HIV Researcher Pivots to Study SARS-CoV-2 Antibodies

Jason Kimata ’84 is currently an associate professor of molecular virology and microbiology at Baylor College of Medicine in Houston. He also is the co-director of the school’s doctoral program in immunology and microbiology. (The views he expresses below are his own.)

Dr. Jason Kimata ’84

By Jason Kimata ’84

I don’t normally study coronaviruses, but my training and expertise are in molecular biology and virology. The research I’ve been doing for the past 20 years has mainly been on how HIV is able to evade and suppress the host immune response to persistently infect a person.

Since the pandemic, my laboratory has been working collaboratively with several other groups on studies of neutralizing antibodies to SARS-CoV-2-infected people.

We are characterizing antibodies in convalescent sera patients (those who have recovered from COVID-19) that will be used as a therapeutic for seriously ill patients with active COVID-19 disease. This treatment – convalescent plasma therapy or adoptive immunotherapy – is an old concept that works for curing or preventing infections by other viruses. In fact, there is a nationwide trial to examine how well it works for COVID-19. 

As we expect, not every donor sera will have a positive effect, it presents an opportunity to understand the types and quantities of anti-SARS-CoV-2 antibodies necessary to cure infection. We want to know the types of antibodies produced against the spike, where they bind the protein, and of course, if they neutralize the virus. If we can define which antibodies are most effective for inhibiting replication of the virus, we can improve selection of convalescent plasma that are likely to work therapeutically.  Furthermore, we can identify the anti-SARS-CoV-2 antibody producing cells from the donors, clone those antibodies, and then mass produce them for use as a therapeutic product. As we do this, we will learn a lot about anti-SARS-CoV-2 antibody producing cells and why some people with COVID19 have strong antibody responses to infection while others do not. Knowing this, will help us define the characteristics of a good vaccine.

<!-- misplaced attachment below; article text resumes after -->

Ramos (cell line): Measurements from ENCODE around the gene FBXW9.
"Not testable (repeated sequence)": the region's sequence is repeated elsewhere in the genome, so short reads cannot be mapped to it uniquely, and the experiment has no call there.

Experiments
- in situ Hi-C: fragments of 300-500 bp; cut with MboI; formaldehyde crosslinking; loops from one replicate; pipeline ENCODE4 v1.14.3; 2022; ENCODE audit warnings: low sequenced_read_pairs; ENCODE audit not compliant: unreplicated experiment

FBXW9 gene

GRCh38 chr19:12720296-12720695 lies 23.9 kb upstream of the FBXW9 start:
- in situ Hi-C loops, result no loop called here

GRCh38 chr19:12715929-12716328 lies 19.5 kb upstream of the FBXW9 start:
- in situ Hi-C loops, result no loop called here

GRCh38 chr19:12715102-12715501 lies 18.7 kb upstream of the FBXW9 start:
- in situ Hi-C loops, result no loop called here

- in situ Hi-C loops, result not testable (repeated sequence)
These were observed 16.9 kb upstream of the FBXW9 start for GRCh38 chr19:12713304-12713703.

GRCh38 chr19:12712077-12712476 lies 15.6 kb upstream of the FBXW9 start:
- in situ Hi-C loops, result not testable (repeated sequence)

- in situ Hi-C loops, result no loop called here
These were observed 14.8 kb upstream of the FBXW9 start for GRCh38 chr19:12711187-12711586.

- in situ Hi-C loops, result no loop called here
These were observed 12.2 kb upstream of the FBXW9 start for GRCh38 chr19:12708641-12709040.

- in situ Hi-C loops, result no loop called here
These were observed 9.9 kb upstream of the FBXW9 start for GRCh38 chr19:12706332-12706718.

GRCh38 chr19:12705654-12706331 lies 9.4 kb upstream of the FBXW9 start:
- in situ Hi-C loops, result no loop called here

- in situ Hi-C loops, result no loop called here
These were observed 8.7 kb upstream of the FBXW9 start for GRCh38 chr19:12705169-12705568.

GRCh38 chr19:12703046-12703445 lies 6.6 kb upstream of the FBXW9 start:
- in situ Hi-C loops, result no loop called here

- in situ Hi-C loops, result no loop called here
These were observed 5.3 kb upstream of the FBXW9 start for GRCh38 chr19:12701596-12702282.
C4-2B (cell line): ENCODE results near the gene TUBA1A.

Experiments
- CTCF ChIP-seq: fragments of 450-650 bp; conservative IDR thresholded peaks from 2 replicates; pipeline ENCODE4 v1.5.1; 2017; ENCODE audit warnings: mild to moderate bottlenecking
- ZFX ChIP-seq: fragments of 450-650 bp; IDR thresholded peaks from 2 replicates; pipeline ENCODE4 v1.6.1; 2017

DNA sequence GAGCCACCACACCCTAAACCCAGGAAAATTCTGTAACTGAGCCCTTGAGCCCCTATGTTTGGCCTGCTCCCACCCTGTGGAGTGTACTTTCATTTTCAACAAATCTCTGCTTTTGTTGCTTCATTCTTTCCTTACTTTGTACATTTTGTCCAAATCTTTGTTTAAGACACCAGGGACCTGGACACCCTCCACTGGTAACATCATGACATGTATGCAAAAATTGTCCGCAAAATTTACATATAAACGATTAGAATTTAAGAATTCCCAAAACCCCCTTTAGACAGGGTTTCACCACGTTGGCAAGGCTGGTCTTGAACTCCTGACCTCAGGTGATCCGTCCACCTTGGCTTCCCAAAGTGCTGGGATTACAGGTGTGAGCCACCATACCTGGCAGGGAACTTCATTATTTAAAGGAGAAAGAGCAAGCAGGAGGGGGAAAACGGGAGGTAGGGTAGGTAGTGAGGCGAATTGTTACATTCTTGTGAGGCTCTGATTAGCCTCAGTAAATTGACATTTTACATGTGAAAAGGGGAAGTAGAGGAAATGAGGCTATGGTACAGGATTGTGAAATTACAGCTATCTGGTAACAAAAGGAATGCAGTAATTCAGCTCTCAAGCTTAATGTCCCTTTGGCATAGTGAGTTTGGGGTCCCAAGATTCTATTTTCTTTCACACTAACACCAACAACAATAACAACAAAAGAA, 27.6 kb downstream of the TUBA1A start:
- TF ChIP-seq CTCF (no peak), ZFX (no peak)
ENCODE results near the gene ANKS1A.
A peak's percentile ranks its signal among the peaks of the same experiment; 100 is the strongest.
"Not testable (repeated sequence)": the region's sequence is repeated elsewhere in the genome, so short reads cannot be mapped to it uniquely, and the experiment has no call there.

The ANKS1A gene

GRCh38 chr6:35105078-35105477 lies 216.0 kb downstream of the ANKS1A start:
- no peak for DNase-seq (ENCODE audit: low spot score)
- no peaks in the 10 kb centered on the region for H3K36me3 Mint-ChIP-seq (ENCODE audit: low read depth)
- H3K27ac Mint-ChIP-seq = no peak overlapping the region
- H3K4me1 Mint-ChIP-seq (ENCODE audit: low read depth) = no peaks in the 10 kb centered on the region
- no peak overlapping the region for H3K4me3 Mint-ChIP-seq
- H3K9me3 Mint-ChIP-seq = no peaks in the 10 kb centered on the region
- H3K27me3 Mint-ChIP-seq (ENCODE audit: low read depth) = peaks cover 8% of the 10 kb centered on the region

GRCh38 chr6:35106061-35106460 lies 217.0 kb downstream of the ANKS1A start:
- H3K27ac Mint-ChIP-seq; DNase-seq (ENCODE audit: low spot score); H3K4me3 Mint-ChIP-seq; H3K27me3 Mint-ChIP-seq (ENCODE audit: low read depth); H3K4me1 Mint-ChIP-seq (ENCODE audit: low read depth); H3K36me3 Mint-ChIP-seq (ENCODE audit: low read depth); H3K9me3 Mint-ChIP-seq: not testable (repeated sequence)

As you have heard in the news, what makes the current situation so challenging is the lack of antiviral tools for preventing or treating disease. Neither vaccines nor new drugs can be rapidly developed and tested for safety and efficacy. We know transfusing antibodies is generally safe and may lead to improvements in disease.

In the case of neutralizing antibodies, nature has already done the hard work of selectively producing highly specific antiviral molecules (i.e. antibodies) targeting the virus.

In academia, I have the freedom to choose the direction of my research. Having said that, I didn’t have a choice about what I could work on since early March, because our regular research projects were shut down when our campus was closed to everyone except essential personnel needed for clinical care, COVID19 research or critical resources. Nevertheless, I selected an area of research on COVID19 where my laboratory has skills and could interphase with a clinical effort of high importance and provide our expertise. For me and many of my colleagues, it is a matter of serious concern that we don’t have any effective antiviral strategies except social distancing and masks. I do believe we have a moral obligation to support the clinical mission and change that as quickly as possible.

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